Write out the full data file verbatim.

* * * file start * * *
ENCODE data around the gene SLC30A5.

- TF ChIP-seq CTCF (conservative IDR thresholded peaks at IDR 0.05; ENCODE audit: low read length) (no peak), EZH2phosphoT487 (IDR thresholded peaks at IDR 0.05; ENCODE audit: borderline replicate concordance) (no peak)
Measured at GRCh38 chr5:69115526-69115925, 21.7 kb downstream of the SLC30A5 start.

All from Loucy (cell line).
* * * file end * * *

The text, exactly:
ENCODE data around the gene SLC30A5.

- TF ChIP-seq CTCF (conservative IDR thresholded peaks at IDR 0.05; ENCODE audit: low read length) (no peak), EZH2phosphoT487 (IDR thresholded peaks at IDR 0.05; ENCODE audit: borderline replicate concordance) (no peak)
Measured at GRCh38 chr5:69115526-69115925, 21.7 kb downstream of the SLC30A5 start.

All from Loucy (cell line).